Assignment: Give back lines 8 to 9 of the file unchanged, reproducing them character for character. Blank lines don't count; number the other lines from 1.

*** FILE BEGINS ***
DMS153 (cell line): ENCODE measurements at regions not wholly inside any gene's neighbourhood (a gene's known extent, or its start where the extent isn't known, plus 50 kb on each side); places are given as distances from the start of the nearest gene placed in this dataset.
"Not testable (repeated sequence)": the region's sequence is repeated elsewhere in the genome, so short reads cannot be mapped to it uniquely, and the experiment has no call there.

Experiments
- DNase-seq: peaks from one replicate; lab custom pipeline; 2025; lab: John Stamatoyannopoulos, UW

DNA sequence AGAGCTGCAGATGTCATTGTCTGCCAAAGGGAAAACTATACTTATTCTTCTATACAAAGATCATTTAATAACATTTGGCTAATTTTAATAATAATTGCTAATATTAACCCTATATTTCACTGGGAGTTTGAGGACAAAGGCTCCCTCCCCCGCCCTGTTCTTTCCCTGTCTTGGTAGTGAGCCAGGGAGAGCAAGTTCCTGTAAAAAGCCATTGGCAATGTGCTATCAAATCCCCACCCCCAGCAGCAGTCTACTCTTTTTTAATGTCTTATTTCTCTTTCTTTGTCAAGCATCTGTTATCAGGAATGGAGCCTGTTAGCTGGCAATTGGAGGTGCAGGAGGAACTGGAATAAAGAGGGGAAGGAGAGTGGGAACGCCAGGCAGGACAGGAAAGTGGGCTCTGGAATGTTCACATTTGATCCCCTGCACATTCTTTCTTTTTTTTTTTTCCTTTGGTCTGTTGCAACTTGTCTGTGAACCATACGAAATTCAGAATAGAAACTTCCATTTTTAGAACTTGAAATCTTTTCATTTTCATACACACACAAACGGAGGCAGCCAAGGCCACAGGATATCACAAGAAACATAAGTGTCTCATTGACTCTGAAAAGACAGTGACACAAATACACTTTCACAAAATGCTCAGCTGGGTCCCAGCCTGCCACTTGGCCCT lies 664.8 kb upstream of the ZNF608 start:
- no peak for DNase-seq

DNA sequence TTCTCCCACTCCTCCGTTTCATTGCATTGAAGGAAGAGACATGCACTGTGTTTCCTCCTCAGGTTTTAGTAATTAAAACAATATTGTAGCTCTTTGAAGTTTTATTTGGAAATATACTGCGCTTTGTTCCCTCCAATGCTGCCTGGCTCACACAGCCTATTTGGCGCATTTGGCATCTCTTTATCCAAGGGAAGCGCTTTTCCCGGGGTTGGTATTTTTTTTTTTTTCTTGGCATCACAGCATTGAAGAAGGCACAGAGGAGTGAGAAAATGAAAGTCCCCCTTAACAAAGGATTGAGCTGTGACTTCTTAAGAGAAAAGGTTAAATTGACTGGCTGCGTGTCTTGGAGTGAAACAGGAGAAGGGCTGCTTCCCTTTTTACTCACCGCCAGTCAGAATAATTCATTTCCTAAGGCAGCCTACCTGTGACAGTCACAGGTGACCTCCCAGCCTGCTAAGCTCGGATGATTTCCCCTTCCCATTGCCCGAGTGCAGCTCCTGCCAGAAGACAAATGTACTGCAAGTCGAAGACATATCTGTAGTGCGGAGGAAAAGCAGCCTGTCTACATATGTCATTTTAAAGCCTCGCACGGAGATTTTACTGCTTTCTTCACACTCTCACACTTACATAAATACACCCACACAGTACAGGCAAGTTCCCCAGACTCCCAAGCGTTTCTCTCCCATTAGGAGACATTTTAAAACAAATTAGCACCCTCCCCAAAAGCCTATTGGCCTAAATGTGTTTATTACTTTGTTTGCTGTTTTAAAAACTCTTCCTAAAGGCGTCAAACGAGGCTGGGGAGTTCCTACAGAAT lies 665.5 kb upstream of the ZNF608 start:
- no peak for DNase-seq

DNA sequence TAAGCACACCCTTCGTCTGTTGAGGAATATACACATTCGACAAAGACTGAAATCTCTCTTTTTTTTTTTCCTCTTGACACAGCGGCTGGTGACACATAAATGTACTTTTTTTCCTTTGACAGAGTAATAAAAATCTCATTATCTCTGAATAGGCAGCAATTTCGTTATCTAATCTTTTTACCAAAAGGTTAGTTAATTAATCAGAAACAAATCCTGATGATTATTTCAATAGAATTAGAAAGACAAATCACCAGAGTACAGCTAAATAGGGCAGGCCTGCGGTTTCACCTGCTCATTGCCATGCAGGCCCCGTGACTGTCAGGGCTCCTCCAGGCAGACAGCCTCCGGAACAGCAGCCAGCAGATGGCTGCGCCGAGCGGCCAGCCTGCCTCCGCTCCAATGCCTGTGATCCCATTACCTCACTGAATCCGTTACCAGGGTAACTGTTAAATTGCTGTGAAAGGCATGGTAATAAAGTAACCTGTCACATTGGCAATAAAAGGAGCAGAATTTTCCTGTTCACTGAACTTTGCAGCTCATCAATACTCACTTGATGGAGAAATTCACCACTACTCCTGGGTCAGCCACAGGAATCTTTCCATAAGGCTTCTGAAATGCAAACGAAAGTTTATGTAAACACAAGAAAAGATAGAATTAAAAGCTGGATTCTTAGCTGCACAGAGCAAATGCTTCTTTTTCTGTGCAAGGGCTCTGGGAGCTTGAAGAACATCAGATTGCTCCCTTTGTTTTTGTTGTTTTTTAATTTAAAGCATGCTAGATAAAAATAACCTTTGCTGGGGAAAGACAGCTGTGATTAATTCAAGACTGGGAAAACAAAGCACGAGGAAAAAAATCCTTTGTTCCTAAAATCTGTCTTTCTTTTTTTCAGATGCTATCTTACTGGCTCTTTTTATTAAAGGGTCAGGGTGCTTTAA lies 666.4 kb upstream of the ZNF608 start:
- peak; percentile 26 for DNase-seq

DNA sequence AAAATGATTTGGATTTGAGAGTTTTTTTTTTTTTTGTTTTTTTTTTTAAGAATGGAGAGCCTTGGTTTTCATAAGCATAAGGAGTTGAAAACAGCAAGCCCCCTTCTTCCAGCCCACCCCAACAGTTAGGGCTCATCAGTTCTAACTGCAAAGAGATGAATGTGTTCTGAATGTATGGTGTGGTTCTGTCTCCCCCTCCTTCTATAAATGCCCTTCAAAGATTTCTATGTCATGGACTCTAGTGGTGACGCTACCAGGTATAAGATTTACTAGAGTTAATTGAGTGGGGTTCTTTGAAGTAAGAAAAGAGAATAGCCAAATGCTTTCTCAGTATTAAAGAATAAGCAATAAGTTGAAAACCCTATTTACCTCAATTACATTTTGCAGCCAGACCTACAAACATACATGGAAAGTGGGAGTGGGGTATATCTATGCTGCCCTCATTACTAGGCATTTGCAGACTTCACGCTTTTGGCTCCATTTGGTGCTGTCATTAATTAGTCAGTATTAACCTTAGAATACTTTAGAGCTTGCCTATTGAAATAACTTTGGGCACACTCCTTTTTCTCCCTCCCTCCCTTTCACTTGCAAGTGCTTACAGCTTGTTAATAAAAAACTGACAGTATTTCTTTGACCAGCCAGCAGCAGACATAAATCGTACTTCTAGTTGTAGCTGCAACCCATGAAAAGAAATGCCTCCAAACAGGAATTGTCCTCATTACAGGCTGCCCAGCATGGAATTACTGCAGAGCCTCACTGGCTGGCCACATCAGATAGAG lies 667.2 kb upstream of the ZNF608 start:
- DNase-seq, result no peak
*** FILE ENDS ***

- no peak for DNase-seq

DNA sequence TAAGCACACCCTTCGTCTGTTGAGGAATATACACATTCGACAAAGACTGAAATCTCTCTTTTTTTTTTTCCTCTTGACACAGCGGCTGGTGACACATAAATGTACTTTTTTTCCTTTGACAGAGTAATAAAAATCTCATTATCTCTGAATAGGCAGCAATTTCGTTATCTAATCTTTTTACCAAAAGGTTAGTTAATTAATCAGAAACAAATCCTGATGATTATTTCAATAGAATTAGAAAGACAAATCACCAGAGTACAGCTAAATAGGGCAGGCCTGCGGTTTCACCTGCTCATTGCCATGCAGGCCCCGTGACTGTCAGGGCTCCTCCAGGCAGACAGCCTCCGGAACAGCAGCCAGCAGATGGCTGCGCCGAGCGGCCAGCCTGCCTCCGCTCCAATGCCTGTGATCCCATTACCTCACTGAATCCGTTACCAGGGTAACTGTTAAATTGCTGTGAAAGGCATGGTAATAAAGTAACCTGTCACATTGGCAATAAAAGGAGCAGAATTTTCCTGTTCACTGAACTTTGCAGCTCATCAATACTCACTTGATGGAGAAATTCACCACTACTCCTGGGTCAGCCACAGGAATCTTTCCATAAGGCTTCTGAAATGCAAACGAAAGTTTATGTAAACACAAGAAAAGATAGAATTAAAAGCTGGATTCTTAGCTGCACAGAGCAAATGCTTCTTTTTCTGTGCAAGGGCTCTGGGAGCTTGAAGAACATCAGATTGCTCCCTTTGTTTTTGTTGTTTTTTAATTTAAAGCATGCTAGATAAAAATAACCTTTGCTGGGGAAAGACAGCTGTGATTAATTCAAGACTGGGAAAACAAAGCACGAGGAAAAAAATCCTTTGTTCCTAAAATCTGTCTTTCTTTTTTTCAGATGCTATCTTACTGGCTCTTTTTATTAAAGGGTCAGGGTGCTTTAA lies 666.4 kb upstream of the ZNF608 start: